Wednesday, April 15, 2020

Book Report for Why People Believe Weird Things

The book I picked at the beginning of the semester was “Why People Believe Weird Things.” I picked this book because based on the reviews and description, it seemed very interesting. This book starts off with Shermer discussing his ideas on skepticism. This beginning part of the first was aimed at the science aspect of pseudoscience. He also stated his ideas about the science and the theories and if he agreed with them or not. He also contradicted them. He then goes into detail about paranormal thinking about how people believe things without evidence. This gets more into the “pseudo” aspect of pseudoscience. In my opinion, this is where it got a lot more intriguing.
My first favorite part of the book was section 2. This section was named pseudoscience and superstition. This is where he goes deep into paranormal thinking. I liked this better because it was less science. He mentioned Edgar Cayce as one of his examples. I enjoyed how he brought in other people and their perspectives because it helps you understand more about where Shermer is coming from. In this section, he included a lot of images and graphs which also helped put his words into perspective. In chapter 5 of section 2, he mentions a near-death experience. He started to go in-depth about what people actually believe they see when they have an NDE. I know many times I thought I had one, but after reading that, I completely contradicted myself.
My second favorite part was section 3. This is because this is where he starts to go in-depth about debates. I found this interesting because you got an inside look at how people contradict other scientists evidence and prove them wrong, and how they come up with an overall theory or solution together. He had several debates with Duane Gish, and Shermer used his own evidence to prove his point. Chapter 10 was dedicated to him confronting creationists. He provided all the arguments and all the answers to claims and theories. This was the most interesting chapter.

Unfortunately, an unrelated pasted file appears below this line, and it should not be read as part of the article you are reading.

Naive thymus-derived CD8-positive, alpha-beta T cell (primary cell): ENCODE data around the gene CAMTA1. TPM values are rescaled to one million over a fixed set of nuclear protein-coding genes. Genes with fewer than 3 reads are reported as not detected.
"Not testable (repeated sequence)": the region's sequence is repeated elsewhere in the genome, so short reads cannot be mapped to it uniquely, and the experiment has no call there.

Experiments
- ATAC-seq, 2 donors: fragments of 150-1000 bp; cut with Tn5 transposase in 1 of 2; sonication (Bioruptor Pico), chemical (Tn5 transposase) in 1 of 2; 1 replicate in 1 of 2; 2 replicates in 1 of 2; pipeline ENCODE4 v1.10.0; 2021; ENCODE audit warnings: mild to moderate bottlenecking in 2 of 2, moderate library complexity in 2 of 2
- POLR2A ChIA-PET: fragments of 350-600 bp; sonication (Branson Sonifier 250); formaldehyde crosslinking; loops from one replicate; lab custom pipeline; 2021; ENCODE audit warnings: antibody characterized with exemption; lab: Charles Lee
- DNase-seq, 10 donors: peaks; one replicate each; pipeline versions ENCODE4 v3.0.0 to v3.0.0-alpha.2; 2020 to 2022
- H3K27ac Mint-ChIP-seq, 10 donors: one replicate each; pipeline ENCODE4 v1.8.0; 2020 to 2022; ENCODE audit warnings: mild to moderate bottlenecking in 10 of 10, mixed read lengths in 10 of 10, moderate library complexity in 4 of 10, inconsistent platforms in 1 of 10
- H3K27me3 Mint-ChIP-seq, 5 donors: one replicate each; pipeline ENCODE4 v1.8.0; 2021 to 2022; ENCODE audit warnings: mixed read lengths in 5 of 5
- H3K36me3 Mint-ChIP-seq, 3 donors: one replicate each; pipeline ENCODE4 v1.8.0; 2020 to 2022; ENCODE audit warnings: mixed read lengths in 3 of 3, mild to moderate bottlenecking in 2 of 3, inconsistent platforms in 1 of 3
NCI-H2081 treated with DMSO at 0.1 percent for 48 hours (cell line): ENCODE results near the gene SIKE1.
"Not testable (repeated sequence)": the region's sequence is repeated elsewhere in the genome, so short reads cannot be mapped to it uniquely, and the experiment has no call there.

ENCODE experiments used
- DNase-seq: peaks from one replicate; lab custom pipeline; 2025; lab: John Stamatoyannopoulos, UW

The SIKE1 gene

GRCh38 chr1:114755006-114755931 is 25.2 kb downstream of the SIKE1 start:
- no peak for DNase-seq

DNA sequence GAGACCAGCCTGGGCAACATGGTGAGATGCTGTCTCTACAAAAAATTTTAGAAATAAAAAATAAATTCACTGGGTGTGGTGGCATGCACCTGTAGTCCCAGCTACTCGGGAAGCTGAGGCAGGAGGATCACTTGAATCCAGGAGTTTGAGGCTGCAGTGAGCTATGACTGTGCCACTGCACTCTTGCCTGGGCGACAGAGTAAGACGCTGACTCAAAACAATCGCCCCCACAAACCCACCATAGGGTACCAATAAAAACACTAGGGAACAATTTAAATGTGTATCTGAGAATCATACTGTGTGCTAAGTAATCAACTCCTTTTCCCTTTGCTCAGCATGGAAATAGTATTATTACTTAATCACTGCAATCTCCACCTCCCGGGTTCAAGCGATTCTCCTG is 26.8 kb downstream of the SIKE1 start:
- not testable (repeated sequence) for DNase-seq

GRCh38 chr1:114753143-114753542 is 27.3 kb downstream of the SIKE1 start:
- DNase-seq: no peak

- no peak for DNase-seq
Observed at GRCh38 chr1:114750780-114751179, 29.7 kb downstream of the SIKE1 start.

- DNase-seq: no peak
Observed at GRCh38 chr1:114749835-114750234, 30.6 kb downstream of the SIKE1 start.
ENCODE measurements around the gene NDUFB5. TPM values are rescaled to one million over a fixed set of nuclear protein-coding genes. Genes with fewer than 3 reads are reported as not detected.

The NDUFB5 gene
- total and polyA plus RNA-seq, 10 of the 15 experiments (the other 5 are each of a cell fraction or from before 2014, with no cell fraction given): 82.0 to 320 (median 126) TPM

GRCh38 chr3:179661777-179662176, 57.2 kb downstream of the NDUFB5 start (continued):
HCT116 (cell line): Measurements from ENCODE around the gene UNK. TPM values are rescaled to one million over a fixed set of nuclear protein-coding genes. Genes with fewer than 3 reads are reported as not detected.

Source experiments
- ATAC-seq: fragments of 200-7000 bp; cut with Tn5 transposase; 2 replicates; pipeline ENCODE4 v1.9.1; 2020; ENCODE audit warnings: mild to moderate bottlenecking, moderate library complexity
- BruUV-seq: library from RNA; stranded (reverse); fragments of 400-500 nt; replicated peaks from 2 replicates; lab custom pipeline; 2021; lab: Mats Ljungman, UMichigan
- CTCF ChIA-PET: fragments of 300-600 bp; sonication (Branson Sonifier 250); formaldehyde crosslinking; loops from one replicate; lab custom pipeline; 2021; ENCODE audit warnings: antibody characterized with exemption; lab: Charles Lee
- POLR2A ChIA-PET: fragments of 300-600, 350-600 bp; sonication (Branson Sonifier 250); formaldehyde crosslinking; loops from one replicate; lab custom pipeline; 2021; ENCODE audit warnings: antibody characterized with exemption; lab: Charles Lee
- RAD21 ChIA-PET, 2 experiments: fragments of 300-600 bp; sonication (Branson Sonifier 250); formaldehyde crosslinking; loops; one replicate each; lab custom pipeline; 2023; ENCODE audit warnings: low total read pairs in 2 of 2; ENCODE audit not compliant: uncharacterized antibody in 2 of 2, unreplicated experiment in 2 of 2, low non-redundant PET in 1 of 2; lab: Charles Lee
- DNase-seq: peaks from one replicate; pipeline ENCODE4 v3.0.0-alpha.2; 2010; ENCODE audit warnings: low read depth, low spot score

My third favorite section was part 4. This section went into history and the holocaust. My favorite chapter in this section was 14. This is about how we know the holocaust actually happened. He mentions all the written documents, photographs, physical evidence, and demographics found from that time. Surprisingly, there are holocaust deniers that ignore all of this information and still believe it didn’t happen. I honestly didn’t think anyone would believe it didn’t happen until I read this book. He also mentions all of the blueprints of the gas chambers. I didn’t even know that kind of evidence was presentable. I learned the most from this chapter and this section out of the whole book and I was the most surprised and interested in it.
I personally didn’t enjoy this book as much as I thought I would. It was more scientific-based and factual based. To me, it felt like I was reading a textbook which really made me bored at a lot of points of reading it. I wouldn’t recommend this book, because I believe some of the other options presented in class are better. It had good and bad parts. What I liked the most was the history part of it and how he related everything to the holocaust. What I liked the least was the first section, because it was so scientific I couldn’t understand and comprehend what I was reading. Like I said, it felt like I was reading from a textbook. 

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